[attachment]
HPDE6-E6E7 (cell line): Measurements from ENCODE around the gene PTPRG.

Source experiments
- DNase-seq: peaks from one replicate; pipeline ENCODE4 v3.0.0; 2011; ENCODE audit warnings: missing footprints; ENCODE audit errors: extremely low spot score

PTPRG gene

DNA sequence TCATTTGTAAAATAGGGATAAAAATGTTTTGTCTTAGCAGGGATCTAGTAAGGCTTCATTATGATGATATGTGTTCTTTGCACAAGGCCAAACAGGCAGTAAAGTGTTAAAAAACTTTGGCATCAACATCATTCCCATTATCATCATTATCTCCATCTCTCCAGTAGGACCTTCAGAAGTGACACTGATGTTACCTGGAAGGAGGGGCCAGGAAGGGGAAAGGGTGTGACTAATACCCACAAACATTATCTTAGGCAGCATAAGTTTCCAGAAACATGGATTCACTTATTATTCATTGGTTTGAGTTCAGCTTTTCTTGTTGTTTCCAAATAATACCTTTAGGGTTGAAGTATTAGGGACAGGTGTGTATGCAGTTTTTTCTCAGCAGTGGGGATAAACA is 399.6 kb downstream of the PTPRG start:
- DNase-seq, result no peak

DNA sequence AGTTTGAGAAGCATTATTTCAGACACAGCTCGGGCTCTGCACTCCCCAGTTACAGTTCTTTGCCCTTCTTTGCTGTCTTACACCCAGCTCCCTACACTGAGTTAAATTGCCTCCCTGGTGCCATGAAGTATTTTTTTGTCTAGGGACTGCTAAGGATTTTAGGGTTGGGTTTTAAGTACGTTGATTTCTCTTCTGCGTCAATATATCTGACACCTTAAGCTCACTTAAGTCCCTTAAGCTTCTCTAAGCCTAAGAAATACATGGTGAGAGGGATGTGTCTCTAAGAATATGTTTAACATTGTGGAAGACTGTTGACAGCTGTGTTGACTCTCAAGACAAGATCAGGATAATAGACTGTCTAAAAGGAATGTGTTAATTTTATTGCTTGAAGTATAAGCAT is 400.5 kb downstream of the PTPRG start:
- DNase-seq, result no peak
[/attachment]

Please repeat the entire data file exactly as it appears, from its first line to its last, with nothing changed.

HPDE6-E6E7 (cell line): Measurements from ENCODE around the gene PTPRG.

Source experiments
- DNase-seq: peaks from one replicate; pipeline ENCODE4 v3.0.0; 2011; ENCODE audit warnings: missing footprints; ENCODE audit errors: extremely low spot score

PTPRG gene

DNA sequence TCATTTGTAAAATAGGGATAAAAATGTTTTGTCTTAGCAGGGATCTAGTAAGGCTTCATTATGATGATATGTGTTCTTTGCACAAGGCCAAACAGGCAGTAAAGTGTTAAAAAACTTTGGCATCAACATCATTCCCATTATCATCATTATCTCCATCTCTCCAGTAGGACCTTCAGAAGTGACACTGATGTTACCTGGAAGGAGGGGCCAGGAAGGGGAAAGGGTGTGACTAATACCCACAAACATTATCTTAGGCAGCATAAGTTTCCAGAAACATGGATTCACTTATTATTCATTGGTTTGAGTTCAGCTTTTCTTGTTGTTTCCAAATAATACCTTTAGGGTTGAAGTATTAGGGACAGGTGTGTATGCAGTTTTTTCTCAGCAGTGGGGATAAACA is 399.6 kb downstream of the PTPRG start:
- DNase-seq, result no peak

DNA sequence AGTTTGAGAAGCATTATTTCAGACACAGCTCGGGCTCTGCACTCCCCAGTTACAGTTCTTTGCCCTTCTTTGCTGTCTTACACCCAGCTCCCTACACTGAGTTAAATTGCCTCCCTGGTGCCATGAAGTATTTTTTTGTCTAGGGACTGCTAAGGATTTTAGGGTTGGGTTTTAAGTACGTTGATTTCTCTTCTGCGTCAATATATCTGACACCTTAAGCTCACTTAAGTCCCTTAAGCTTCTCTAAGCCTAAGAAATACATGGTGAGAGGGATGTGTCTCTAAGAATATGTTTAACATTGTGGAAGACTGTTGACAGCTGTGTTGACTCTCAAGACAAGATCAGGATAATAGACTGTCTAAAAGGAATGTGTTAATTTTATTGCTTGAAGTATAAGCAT is 400.5 kb downstream of the PTPRG start:
- DNase-seq, result no peak